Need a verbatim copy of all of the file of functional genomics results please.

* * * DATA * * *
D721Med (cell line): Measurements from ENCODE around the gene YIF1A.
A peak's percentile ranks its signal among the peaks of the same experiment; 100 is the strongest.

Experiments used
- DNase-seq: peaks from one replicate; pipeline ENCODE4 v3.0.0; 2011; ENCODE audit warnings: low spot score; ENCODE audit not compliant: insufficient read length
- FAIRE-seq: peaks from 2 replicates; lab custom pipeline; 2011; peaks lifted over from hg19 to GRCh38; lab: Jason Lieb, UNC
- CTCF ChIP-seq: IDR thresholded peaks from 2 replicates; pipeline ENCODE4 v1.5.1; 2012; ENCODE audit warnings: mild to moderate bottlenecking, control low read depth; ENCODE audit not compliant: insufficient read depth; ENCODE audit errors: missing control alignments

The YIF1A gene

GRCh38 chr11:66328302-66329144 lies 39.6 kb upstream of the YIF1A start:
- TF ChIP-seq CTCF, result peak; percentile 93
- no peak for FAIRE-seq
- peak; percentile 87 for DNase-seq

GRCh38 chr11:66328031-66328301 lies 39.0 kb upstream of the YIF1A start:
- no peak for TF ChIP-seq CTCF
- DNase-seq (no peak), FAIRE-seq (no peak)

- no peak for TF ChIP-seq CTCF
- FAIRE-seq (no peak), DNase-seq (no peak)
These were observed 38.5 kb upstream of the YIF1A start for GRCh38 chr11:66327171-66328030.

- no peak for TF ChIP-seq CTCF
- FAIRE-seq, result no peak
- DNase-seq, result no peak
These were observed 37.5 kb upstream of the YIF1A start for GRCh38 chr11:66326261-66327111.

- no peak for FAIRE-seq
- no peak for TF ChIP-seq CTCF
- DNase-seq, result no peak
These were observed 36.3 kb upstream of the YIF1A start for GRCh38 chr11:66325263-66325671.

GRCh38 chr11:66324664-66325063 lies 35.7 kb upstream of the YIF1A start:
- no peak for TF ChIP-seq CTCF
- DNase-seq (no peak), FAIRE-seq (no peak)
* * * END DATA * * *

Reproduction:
D721Med (cell line): Measurements from ENCODE around the gene YIF1A.
A peak's percentile ranks its signal among the peaks of the same experiment; 100 is the strongest.

Experiments used
- DNase-seq: peaks from one replicate; pipeline ENCODE4 v3.0.0; 2011; ENCODE audit warnings: low spot score; ENCODE audit not compliant: insufficient read length
- FAIRE-seq: peaks from 2 replicates; lab custom pipeline; 2011; peaks lifted over from hg19 to GRCh38; lab: Jason Lieb, UNC
- CTCF ChIP-seq: IDR thresholded peaks from 2 replicates; pipeline ENCODE4 v1.5.1; 2012; ENCODE audit warnings: mild to moderate bottlenecking, control low read depth; ENCODE audit not compliant: insufficient read depth; ENCODE audit errors: missing control alignments

The YIF1A gene

GRCh38 chr11:66328302-66329144 lies 39.6 kb upstream of the YIF1A start:
- TF ChIP-seq CTCF, result peak; percentile 93
- no peak for FAIRE-seq
- peak; percentile 87 for DNase-seq

GRCh38 chr11:66328031-66328301 lies 39.0 kb upstream of the YIF1A start:
- no peak for TF ChIP-seq CTCF
- DNase-seq (no peak), FAIRE-seq (no peak)

- no peak for TF ChIP-seq CTCF
- FAIRE-seq (no peak), DNase-seq (no peak)
These were observed 38.5 kb upstream of the YIF1A start for GRCh38 chr11:66327171-66328030.

- no peak for TF ChIP-seq CTCF
- FAIRE-seq, result no peak
- DNase-seq, result no peak
These were observed 37.5 kb upstream of the YIF1A start for GRCh38 chr11:66326261-66327111.

- no peak for FAIRE-seq
- no peak for TF ChIP-seq CTCF
- DNase-seq, result no peak
These were observed 36.3 kb upstream of the YIF1A start for GRCh38 chr11:66325263-66325671.

GRCh38 chr11:66324664-66325063 lies 35.7 kb upstream of the YIF1A start:
- no peak for TF ChIP-seq CTCF
- DNase-seq (no peak), FAIRE-seq (no peak)